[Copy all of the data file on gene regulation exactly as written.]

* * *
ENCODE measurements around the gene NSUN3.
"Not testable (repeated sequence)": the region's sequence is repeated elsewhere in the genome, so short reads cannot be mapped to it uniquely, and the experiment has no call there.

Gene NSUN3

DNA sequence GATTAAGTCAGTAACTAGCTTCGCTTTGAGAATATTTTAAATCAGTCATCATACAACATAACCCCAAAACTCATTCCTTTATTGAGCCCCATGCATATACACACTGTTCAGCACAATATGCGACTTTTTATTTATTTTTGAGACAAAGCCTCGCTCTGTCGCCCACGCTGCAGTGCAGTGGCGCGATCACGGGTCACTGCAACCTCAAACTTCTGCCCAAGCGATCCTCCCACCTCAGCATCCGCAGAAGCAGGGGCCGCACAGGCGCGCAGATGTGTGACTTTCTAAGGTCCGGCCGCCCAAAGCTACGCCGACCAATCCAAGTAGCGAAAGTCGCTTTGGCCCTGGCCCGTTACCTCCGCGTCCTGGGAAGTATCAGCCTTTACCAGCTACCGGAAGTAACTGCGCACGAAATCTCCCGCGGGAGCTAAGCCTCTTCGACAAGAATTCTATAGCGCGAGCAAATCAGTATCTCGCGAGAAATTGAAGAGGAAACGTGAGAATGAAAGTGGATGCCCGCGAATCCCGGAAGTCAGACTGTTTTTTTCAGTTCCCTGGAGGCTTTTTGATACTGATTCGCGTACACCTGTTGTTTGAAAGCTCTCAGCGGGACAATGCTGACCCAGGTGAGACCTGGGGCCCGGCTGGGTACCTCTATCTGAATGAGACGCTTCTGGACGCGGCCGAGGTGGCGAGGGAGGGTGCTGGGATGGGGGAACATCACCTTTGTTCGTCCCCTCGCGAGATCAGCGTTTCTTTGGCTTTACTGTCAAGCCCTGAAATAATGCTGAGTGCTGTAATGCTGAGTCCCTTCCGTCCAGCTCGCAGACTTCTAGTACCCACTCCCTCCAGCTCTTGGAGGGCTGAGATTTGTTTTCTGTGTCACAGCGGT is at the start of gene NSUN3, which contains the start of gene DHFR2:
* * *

ENCODE measurements around the gene NSUN3.
"Not testable (repeated sequence)": the region's sequence is repeated elsewhere in the genome, so short reads cannot be mapped to it uniquely, and the experiment has no call there.

Gene NSUN3

DNA sequence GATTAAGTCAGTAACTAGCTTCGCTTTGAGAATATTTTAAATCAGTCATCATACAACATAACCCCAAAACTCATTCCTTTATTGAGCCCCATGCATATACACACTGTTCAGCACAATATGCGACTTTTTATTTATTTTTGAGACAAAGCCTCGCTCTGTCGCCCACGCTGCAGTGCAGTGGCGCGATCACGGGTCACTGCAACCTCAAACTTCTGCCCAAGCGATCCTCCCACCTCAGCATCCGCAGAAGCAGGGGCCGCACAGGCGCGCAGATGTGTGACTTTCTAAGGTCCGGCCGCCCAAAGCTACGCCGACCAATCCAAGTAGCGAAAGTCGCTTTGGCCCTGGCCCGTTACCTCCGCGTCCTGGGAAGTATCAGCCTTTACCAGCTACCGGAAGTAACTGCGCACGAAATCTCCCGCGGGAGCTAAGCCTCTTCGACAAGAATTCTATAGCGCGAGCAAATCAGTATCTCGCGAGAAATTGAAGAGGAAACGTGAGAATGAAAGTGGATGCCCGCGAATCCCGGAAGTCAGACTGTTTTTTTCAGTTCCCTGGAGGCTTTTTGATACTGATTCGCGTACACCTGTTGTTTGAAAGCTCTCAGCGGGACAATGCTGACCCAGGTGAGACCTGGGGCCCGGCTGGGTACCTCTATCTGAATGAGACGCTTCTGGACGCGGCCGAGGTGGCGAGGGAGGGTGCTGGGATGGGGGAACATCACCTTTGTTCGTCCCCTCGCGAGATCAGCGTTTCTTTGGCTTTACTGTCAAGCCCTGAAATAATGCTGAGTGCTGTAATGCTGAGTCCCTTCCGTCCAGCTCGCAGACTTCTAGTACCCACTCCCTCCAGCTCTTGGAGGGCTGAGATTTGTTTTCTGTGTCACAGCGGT is at the start of gene NSUN3, which contains the start of gene DHFR2: